Inspired by exuberantly patterned fabrics, Cyndi and Ron Oronzio and Cathie Sheetz of Dreamweaver Interiors of Rehoboth Beach decorated a bedroom and bath.
“When we found out that Robert Allen could take any of their fabrics and turn them into wallpaper, we knew right away that we wanted to have a fabric accent wall,” Cyndi Oronzio says. “Once we had chosen the print for that, the rest of the pieces started to fall into place.”
The team selected fabrics that add depth to the rooms through crisp patterns, contrasting textures and detailed embroidery.
“After we decided on the bright coral pink for the accent color, we knew we wanted to go in a fun feminine direction, so we added the accent of rhinestones, which began with the lamps, then got pulled through to the rest of the room,” she says.
Brenda Carder of blcINTERIORS of Rehoboth Beach decorated a small guest bedroom that blends natural cotton and linen fabrics with a mix of metal and reclaimed wood. Crown moldings add an element of formality and architectural detail.
“Since this room has limited sunlight, I kept it light and bright,” Carder says. “However, for interest and depth, I added an accent wall in deep navy blue. Touches of bright yellow provide a bit of warmth.”
The display of art on the second floor features work by Libby Zando of Zando Designs and Art Affects in Milton, as well as paintings by award-winning regional artists.
Boardwalk Builders of Rehoboth transformed a hallway into a gallery space by adding wainscot paneling in an updated cottage aesthetic that visually widened the hallway and created the sense of being in a room.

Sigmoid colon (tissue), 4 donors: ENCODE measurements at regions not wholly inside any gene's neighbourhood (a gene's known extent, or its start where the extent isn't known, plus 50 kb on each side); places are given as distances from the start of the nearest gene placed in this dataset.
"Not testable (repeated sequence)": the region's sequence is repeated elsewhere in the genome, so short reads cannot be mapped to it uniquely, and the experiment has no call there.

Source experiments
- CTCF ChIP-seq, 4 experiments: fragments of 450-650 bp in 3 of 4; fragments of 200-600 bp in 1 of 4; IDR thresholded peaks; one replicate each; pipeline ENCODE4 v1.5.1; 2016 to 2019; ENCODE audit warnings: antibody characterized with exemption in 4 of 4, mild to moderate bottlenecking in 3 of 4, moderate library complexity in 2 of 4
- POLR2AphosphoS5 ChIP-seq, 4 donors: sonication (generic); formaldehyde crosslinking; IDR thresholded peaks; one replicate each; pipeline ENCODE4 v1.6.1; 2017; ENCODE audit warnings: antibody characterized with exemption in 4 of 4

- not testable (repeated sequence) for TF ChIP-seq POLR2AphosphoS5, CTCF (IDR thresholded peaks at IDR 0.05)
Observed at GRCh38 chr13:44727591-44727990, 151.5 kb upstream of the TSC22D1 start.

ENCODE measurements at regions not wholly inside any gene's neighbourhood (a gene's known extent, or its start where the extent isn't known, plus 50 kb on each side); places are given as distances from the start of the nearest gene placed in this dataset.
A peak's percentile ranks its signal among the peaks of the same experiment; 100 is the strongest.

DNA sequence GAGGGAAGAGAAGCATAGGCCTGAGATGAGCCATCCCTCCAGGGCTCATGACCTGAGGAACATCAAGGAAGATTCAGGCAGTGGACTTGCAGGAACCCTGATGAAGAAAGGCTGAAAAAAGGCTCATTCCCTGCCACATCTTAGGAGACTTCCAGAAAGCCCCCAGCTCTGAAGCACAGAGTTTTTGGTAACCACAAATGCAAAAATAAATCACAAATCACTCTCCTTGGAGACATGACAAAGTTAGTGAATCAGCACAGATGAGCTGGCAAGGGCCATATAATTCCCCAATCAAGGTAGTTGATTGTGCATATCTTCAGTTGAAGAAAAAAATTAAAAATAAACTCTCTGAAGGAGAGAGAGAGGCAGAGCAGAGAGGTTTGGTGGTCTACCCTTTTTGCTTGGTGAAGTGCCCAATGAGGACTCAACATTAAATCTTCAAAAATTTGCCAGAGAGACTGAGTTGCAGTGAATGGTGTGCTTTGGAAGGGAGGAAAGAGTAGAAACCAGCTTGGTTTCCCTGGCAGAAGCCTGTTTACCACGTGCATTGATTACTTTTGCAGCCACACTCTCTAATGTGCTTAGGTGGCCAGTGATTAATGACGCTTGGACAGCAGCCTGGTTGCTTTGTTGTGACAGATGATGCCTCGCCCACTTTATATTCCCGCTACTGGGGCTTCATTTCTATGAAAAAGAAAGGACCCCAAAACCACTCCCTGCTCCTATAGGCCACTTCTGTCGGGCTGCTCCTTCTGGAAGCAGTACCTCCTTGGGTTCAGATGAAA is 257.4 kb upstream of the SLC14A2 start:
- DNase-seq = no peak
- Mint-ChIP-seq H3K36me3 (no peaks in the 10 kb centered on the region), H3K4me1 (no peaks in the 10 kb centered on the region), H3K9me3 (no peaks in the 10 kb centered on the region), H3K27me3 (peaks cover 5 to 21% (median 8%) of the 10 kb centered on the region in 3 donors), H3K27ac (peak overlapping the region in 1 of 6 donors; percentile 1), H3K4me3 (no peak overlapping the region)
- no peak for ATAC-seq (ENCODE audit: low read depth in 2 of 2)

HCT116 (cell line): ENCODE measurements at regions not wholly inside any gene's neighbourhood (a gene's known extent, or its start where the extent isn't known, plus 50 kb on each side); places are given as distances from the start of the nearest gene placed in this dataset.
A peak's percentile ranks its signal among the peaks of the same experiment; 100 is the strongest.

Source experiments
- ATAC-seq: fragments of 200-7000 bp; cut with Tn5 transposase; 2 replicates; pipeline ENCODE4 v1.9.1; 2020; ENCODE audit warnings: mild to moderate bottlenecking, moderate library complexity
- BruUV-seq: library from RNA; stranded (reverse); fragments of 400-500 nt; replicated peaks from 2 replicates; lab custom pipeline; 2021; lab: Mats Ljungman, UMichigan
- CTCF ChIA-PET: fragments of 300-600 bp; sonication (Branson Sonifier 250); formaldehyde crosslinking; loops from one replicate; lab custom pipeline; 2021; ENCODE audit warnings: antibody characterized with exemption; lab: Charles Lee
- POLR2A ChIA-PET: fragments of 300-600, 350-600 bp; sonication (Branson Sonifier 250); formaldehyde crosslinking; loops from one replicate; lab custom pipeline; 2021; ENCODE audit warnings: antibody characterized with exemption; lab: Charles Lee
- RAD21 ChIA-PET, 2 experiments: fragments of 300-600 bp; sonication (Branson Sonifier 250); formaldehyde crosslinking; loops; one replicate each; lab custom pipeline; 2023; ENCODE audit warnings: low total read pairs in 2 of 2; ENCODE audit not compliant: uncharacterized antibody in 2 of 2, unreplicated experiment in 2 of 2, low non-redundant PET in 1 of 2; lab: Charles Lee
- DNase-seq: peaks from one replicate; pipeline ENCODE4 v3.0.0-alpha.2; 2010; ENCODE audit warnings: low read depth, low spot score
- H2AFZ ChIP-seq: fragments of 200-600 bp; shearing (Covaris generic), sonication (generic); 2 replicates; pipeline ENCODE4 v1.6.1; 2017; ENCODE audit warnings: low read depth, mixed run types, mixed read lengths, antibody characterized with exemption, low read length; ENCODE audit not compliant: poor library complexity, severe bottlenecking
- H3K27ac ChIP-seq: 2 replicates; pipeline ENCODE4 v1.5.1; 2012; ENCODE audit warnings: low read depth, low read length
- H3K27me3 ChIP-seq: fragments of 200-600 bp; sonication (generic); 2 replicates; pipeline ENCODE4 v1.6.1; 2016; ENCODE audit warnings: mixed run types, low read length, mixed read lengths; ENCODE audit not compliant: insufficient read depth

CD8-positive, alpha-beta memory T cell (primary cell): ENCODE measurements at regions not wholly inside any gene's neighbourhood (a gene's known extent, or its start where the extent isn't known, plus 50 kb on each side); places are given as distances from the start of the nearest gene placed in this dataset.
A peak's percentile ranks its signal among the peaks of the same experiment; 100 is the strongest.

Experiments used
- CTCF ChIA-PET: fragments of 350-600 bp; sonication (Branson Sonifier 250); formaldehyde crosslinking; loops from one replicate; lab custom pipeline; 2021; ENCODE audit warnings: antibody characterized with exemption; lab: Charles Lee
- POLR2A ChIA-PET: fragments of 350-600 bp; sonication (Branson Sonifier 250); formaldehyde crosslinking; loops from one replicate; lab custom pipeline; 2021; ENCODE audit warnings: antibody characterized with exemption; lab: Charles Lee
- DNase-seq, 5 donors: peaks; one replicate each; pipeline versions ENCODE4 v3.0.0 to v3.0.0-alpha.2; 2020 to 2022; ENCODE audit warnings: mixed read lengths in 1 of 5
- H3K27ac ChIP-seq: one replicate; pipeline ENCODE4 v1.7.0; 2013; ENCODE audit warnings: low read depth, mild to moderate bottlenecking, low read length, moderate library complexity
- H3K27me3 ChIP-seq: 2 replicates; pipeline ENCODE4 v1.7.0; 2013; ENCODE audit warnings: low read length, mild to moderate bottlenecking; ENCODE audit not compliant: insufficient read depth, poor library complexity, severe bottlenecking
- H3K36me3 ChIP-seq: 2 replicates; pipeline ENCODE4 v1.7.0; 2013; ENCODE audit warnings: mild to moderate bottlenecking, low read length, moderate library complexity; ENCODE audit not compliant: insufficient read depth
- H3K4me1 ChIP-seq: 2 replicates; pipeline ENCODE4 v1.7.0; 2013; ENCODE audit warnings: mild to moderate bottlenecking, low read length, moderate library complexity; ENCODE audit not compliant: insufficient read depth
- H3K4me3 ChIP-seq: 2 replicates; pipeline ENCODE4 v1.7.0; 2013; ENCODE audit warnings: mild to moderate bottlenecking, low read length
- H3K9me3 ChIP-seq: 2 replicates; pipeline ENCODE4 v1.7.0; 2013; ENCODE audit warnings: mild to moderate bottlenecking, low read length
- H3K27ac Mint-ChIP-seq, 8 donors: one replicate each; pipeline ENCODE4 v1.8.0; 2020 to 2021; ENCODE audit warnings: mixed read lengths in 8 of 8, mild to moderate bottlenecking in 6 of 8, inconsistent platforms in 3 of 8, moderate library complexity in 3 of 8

Mark A. Polo of the Urban Dweller in Boonton, N.J., designed the serene master suite.
The master suite
“At the end of the day we all want to be comforted,” he says. “This room achieves that with soft textural colors, from taupe to blue, and furniture that is upholstered to accentuate the softness of the room.”
Taupe draperies are constructed of a combination of embroidered sheer linen and silk edged in leather and freshwater pearls. Blonde floors are softened with a long fiber rug.
Outdoors, Erin Walls and Justin Bartels of Bella Terra Landscaping in Lincoln recycled existing flagstone patios and walkways and added a variety of new stones to create a Celtic-inspired design. The layout creates an illusion of separate spaces, producing a grand area designed for social gatherings, as well as sweeping curves and secluded nooks that offer quiet retreats.
Creative Concepts Furniture of Lewes and Ocean View furnished the patios as a series of outdoor rooms in bright coastal colors.
It’s easy for visitors to imagine themselves in the setting: a sectional for lounging, a small loveseat for a sunny spot, a dining area that can seat six, and a pair of lounge chairs for a private hangout space.
The Village Improvement Association Designer Show House 2016 is located at 52 Rolling Road in Henlopen Acres. The house will be open May 5–8, May 12–15 and May 19–22, 10 a.m.–4 p.m. Tickets are $25. The event benefits the VIA. Learn more at www.designershowhouse.org.